Striving for Independence
After the Turkish defeat in World War I, the independent Republic of Armenia was established on May 28, 1918, but survived only until Nov. 29, 1920, when it was annexed by the Soviet army. On March 12, 1922, the Soviets joined Georgia, Armenia, and Azerbaijan to form the Transcaucasian Soviet Socialist Republic, which became part of the USSR. In 1936, after a reorganization, Armenia became a separate constituent republic of the USSR. Armenia declared its independence from the collapsing Soviet Union on Sept. 23, 1991.
In 1988, Armenia became involved in a territorial dispute with Azerbaijan over the enclave of Nagorno-Karabakh. The majority of the enclave consisted of Armenian Christians who wanted to secede from Azerbaijan and either become part of Armenia or gain full independence. War ensued between Armenia and Azerbaijan over the region from 1992–1994, resulting in 30,000 casualties. Armenia effectively controls the region today, although no formal resolution exists.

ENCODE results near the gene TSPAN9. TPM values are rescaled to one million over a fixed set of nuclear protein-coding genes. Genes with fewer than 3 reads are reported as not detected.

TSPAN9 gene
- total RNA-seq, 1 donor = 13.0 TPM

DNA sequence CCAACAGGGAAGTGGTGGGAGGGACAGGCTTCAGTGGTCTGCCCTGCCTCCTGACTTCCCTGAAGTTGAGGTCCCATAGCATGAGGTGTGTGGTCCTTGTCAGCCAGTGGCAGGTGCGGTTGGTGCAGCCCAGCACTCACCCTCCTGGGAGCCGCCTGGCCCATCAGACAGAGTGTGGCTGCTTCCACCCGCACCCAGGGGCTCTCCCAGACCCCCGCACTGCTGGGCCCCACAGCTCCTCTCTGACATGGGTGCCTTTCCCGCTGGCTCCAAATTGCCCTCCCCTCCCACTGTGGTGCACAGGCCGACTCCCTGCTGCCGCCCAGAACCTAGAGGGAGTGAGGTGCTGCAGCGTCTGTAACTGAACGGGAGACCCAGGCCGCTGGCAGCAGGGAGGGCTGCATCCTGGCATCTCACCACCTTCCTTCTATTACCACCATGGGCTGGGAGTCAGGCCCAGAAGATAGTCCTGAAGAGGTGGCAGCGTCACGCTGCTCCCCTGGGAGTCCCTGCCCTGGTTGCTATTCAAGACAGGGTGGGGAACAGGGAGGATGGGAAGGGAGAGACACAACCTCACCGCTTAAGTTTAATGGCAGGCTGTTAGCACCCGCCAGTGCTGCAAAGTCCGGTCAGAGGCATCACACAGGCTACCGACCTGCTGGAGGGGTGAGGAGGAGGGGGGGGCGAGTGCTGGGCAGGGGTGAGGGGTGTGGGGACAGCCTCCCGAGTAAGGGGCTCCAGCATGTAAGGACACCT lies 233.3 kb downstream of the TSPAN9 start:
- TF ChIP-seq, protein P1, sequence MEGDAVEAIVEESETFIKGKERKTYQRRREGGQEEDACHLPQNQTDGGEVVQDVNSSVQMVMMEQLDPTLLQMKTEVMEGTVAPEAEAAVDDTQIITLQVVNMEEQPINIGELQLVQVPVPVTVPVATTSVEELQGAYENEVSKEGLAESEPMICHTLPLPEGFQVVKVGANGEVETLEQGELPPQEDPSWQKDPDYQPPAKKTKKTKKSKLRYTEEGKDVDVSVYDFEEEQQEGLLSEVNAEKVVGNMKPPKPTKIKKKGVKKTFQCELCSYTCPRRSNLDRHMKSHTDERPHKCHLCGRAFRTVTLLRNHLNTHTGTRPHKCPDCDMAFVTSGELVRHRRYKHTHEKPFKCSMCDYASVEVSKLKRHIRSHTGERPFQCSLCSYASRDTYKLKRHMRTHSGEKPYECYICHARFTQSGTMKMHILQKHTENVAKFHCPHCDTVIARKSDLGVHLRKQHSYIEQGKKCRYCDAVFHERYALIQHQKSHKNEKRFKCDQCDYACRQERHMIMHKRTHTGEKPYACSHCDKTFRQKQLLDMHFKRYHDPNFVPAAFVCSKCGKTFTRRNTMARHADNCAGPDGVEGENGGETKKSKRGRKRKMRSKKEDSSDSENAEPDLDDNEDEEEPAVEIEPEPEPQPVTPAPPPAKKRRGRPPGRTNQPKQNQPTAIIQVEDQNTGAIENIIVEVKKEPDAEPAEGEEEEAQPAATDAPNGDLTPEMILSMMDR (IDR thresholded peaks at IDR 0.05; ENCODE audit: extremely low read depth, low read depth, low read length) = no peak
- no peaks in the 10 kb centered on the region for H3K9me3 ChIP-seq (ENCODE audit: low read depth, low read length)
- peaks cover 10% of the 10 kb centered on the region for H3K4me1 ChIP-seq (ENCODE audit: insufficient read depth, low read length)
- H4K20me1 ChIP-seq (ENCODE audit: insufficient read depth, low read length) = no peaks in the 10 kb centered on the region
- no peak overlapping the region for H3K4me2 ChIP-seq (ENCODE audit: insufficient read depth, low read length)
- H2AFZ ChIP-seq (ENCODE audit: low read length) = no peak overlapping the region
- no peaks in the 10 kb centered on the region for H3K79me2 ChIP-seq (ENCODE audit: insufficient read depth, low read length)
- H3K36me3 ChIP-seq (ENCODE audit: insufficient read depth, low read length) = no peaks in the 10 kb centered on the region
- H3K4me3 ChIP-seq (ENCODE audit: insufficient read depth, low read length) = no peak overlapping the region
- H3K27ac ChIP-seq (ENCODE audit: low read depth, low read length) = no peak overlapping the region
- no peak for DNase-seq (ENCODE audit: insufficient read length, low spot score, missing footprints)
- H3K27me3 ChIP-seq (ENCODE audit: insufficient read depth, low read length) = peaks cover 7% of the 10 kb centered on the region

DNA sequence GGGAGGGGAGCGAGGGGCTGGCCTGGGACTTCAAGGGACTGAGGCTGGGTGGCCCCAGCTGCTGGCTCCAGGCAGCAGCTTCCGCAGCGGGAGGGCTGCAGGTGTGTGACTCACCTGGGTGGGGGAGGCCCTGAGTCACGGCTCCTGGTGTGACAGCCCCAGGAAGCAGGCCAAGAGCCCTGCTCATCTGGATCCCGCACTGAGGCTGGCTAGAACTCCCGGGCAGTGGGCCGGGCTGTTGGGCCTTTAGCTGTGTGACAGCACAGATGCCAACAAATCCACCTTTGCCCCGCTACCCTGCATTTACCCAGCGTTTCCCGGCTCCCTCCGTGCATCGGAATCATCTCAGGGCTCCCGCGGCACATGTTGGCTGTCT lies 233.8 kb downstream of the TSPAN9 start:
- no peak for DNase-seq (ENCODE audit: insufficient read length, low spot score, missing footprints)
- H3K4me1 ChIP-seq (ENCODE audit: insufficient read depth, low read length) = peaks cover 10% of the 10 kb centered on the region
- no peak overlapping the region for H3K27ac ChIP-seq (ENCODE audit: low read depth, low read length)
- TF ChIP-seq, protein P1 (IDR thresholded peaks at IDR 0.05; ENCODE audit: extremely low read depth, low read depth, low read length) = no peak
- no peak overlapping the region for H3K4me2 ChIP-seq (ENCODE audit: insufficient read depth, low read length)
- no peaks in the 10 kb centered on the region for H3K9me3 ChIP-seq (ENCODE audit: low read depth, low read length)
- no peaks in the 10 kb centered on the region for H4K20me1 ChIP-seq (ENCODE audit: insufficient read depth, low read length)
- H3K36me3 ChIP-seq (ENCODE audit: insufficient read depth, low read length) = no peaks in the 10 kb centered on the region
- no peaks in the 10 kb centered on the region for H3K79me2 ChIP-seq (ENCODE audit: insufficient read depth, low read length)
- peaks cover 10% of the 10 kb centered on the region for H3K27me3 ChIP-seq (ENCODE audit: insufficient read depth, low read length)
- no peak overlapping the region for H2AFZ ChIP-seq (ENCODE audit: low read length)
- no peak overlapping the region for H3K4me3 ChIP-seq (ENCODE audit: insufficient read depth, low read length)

An Armenian diaspora has existed throughout the nation's history, and Armenian emigration has been particularly heavy since independence from the Soviet Union. An estimated 60% of the total 8 million Armenians worldwide live outside the country, with 1 million each in the United States and Russia. Other significant Armenian communities are located in Georgia, France, Iran, Lebanon, Syria, Argentina, and Canada.